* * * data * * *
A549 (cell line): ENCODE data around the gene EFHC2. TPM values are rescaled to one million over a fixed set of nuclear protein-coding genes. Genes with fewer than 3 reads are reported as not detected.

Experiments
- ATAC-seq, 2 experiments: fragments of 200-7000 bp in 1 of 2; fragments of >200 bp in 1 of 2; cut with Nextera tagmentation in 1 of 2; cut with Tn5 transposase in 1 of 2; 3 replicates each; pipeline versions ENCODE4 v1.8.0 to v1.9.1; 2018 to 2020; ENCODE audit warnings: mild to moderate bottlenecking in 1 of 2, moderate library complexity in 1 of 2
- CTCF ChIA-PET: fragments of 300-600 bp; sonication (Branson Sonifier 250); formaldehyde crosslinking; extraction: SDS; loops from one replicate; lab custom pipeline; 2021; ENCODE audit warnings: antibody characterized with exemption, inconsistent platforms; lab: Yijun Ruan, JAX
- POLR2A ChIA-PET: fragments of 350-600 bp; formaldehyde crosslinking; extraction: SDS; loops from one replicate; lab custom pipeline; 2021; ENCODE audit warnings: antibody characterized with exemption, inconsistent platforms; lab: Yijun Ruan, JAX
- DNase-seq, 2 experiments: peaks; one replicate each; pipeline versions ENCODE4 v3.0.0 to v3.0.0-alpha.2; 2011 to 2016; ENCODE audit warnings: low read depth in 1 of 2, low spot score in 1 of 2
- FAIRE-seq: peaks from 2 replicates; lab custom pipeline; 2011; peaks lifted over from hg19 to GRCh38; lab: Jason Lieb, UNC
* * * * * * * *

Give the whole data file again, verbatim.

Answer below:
A549 (cell line): ENCODE data around the gene EFHC2. TPM values are rescaled to one million over a fixed set of nuclear protein-coding genes. Genes with fewer than 3 reads are reported as not detected.

Experiments
- ATAC-seq, 2 experiments: fragments of 200-7000 bp in 1 of 2; fragments of >200 bp in 1 of 2; cut with Nextera tagmentation in 1 of 2; cut with Tn5 transposase in 1 of 2; 3 replicates each; pipeline versions ENCODE4 v1.8.0 to v1.9.1; 2018 to 2020; ENCODE audit warnings: mild to moderate bottlenecking in 1 of 2, moderate library complexity in 1 of 2
- CTCF ChIA-PET: fragments of 300-600 bp; sonication (Branson Sonifier 250); formaldehyde crosslinking; extraction: SDS; loops from one replicate; lab custom pipeline; 2021; ENCODE audit warnings: antibody characterized with exemption, inconsistent platforms; lab: Yijun Ruan, JAX
- POLR2A ChIA-PET: fragments of 350-600 bp; formaldehyde crosslinking; extraction: SDS; loops from one replicate; lab custom pipeline; 2021; ENCODE audit warnings: antibody characterized with exemption, inconsistent platforms; lab: Yijun Ruan, JAX
- DNase-seq, 2 experiments: peaks; one replicate each; pipeline versions ENCODE4 v3.0.0 to v3.0.0-alpha.2; 2011 to 2016; ENCODE audit warnings: low read depth in 1 of 2, low spot score in 1 of 2
- FAIRE-seq: peaks from 2 replicates; lab custom pipeline; 2011; peaks lifted over from hg19 to GRCh38; lab: Jason Lieb, UNC